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C/2020 F3 Neowise comet

Date: 12 July 2020 Tags: Space


The recently discovered comet called C/2020 F3, also known as NEOWISE after the NASA telescope that discovered it, will make its closest approach to the Earth on July 22.



The comet, which takes 6,800 years to complete one lap around its orbit, will be at a distance of 64 million miles or 103 million kilometers while crossing Earth’s outside orbit.



  • Comets or “dirty snowballs” are mostly made of dust, rocks, and ice, the remnants from the time the solar system was formed over 4.6 billion years ago.

  • In the distant past, people thought of comets as “long-haired” stars that would appear unpredictably in the sky.

  • Comets can range in their width from a few miles to tens of miles wide. As they orbit closer to the sun, like in the case of C/2020 F3, they heat up and release debris of dust and gases that forms into a “glowing head” that can often be larger than a planet.

  • Each time a comet passes the sun, it loses some of its material and it will eventually disappear completely as a result.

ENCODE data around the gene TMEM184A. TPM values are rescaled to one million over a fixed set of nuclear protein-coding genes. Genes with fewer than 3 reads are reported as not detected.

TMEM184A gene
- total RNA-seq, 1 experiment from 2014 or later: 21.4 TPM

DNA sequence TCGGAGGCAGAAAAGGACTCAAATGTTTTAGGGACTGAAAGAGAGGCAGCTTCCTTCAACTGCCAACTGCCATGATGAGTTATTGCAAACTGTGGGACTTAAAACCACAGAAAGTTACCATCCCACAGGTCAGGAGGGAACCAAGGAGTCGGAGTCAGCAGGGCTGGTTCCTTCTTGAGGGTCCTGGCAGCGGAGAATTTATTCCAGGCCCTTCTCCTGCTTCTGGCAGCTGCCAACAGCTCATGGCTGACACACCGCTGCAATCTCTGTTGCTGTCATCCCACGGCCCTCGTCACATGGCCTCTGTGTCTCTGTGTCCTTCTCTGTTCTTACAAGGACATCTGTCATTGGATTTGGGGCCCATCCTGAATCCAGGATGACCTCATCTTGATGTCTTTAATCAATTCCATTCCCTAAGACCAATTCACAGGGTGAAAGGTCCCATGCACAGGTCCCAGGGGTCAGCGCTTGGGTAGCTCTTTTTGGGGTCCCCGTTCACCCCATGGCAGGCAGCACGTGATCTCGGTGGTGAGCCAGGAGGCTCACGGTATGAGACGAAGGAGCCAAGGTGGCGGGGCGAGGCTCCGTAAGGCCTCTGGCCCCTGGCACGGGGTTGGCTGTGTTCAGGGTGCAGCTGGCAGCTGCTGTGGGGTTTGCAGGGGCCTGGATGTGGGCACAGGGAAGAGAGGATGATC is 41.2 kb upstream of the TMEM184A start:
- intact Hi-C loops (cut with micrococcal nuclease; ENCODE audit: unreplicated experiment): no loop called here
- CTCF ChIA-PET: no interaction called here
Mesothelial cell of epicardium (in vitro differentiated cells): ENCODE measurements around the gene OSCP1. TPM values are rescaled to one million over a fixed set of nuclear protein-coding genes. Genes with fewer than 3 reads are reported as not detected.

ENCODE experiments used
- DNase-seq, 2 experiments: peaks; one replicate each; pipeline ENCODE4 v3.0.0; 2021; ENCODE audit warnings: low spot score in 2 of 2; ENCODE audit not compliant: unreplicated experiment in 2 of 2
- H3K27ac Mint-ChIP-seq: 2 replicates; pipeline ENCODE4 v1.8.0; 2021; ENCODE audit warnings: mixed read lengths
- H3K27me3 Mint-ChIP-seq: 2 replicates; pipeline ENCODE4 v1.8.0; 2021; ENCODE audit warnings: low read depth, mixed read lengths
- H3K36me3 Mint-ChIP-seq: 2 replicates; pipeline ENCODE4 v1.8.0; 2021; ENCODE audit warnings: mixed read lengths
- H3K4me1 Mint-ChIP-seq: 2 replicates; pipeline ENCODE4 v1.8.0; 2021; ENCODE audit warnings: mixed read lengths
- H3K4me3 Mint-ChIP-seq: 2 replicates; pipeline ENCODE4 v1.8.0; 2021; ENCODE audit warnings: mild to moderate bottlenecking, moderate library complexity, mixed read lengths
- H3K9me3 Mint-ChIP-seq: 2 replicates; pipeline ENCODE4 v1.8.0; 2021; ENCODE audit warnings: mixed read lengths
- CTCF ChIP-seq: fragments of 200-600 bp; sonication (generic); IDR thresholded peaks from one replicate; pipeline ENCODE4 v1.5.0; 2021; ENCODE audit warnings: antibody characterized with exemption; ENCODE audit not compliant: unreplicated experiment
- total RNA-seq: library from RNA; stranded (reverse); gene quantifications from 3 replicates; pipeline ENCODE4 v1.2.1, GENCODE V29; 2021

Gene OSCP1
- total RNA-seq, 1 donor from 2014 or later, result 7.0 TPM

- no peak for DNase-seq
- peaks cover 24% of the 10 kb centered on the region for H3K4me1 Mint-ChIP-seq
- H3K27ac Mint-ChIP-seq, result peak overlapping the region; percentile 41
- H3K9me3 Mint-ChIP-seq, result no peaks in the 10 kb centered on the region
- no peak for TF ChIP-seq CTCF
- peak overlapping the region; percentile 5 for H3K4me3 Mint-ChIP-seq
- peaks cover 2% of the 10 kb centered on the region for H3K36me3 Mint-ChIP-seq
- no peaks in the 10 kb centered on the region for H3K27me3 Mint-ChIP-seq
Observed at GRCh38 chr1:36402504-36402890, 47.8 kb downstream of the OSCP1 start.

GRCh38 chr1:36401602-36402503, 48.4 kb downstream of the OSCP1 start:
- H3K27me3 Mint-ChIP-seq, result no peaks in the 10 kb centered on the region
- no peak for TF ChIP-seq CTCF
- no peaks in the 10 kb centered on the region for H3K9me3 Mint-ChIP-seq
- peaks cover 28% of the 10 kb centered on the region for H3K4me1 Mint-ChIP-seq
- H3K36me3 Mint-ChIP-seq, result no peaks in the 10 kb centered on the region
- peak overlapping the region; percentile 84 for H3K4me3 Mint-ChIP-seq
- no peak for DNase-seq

• The appearance of some comets, like those that take less than 200 years to orbit around the sun is predictable since they have passed by before.

  • These may be referred to as short-period comets and can be found in the Kuiper belt, where many comets orbit the sun in the realm of Pluto, occasionally getting pushed into orbits that bring them closer to the sun.

  • Astronomers study comets since they believe that they hold important clues about the formation of the solar system and it is possible that comets brought water and other organic compounds, which are the building blocks of life to Earth.

  • Comets do not have light of their own and what humans are able to see from Earth is the reflection of the sun’s light off the comet as well as the energy released by the gas molecules after it is absorbed from the sun. 

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